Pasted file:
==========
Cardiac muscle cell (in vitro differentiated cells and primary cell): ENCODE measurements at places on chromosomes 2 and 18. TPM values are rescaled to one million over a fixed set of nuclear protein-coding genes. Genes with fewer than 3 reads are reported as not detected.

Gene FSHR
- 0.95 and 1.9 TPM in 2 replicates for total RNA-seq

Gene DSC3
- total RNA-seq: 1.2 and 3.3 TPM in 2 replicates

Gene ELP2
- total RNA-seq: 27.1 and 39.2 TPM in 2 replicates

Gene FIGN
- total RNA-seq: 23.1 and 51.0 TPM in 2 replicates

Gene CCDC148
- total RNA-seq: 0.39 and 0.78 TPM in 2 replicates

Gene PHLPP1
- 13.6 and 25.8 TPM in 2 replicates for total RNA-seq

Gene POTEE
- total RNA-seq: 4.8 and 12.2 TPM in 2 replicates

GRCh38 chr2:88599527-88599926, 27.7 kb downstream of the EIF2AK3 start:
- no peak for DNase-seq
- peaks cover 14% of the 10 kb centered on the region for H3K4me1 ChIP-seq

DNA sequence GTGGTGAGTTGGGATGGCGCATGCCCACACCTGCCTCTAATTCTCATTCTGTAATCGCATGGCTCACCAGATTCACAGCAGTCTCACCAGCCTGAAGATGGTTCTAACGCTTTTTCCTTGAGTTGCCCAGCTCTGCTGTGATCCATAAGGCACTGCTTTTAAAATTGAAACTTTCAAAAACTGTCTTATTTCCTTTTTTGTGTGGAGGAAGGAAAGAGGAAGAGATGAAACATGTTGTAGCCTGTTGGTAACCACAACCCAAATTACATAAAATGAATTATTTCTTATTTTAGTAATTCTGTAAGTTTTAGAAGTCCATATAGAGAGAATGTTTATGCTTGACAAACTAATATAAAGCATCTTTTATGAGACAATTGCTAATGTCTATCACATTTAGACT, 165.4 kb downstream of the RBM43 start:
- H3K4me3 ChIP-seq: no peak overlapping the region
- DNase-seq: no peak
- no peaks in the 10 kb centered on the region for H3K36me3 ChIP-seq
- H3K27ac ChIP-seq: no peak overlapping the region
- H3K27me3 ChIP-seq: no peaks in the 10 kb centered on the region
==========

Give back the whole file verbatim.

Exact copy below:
Cardiac muscle cell (in vitro differentiated cells and primary cell): ENCODE measurements at places on chromosomes 2 and 18. TPM values are rescaled to one million over a fixed set of nuclear protein-coding genes. Genes with fewer than 3 reads are reported as not detected.

Gene FSHR
- 0.95 and 1.9 TPM in 2 replicates for total RNA-seq

Gene DSC3
- total RNA-seq: 1.2 and 3.3 TPM in 2 replicates

Gene ELP2
- total RNA-seq: 27.1 and 39.2 TPM in 2 replicates

Gene FIGN
- total RNA-seq: 23.1 and 51.0 TPM in 2 replicates

Gene CCDC148
- total RNA-seq: 0.39 and 0.78 TPM in 2 replicates

Gene PHLPP1
- 13.6 and 25.8 TPM in 2 replicates for total RNA-seq

Gene POTEE
- total RNA-seq: 4.8 and 12.2 TPM in 2 replicates

GRCh38 chr2:88599527-88599926, 27.7 kb downstream of the EIF2AK3 start:
- no peak for DNase-seq
- peaks cover 14% of the 10 kb centered on the region for H3K4me1 ChIP-seq

DNA sequence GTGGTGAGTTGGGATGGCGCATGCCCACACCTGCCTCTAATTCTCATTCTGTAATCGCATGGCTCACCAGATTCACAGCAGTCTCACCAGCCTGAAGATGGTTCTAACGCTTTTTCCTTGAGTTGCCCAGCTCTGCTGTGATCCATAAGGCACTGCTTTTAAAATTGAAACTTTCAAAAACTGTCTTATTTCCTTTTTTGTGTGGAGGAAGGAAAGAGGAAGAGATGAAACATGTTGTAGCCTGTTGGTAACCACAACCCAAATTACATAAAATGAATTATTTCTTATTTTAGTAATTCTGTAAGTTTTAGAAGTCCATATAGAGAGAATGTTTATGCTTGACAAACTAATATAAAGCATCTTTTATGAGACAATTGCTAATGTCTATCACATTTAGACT, 165.4 kb downstream of the RBM43 start:
- H3K4me3 ChIP-seq: no peak overlapping the region
- DNase-seq: no peak
- no peaks in the 10 kb centered on the region for H3K36me3 ChIP-seq
- H3K27ac ChIP-seq: no peak overlapping the region
- H3K27me3 ChIP-seq: no peaks in the 10 kb centered on the region